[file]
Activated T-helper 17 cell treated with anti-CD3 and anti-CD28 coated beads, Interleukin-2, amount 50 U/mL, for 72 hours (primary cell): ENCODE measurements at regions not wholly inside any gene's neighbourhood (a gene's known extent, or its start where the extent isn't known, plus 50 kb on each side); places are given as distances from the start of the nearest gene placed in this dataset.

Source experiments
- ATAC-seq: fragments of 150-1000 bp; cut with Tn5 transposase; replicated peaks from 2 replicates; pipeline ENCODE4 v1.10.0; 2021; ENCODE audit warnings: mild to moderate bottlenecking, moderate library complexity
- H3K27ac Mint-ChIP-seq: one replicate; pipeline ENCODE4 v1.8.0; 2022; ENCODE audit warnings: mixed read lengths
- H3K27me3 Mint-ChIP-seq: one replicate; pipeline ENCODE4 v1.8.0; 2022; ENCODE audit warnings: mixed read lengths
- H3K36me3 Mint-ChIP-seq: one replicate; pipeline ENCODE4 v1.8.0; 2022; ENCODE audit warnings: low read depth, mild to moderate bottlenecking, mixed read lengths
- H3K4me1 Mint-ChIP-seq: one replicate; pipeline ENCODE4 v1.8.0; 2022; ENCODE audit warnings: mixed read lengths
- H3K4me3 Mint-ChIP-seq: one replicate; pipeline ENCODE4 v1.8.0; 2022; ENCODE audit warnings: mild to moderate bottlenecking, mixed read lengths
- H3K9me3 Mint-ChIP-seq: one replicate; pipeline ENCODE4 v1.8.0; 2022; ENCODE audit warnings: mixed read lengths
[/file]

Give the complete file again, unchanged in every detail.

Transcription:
Activated T-helper 17 cell treated with anti-CD3 and anti-CD28 coated beads, Interleukin-2, amount 50 U/mL, for 72 hours (primary cell): ENCODE measurements at regions not wholly inside any gene's neighbourhood (a gene's known extent, or its start where the extent isn't known, plus 50 kb on each side); places are given as distances from the start of the nearest gene placed in this dataset.

Source experiments
- ATAC-seq: fragments of 150-1000 bp; cut with Tn5 transposase; replicated peaks from 2 replicates; pipeline ENCODE4 v1.10.0; 2021; ENCODE audit warnings: mild to moderate bottlenecking, moderate library complexity
- H3K27ac Mint-ChIP-seq: one replicate; pipeline ENCODE4 v1.8.0; 2022; ENCODE audit warnings: mixed read lengths
- H3K27me3 Mint-ChIP-seq: one replicate; pipeline ENCODE4 v1.8.0; 2022; ENCODE audit warnings: mixed read lengths
- H3K36me3 Mint-ChIP-seq: one replicate; pipeline ENCODE4 v1.8.0; 2022; ENCODE audit warnings: low read depth, mild to moderate bottlenecking, mixed read lengths
- H3K4me1 Mint-ChIP-seq: one replicate; pipeline ENCODE4 v1.8.0; 2022; ENCODE audit warnings: mixed read lengths
- H3K4me3 Mint-ChIP-seq: one replicate; pipeline ENCODE4 v1.8.0; 2022; ENCODE audit warnings: mild to moderate bottlenecking, mixed read lengths
- H3K9me3 Mint-ChIP-seq: one replicate; pipeline ENCODE4 v1.8.0; 2022; ENCODE audit warnings: mixed read lengths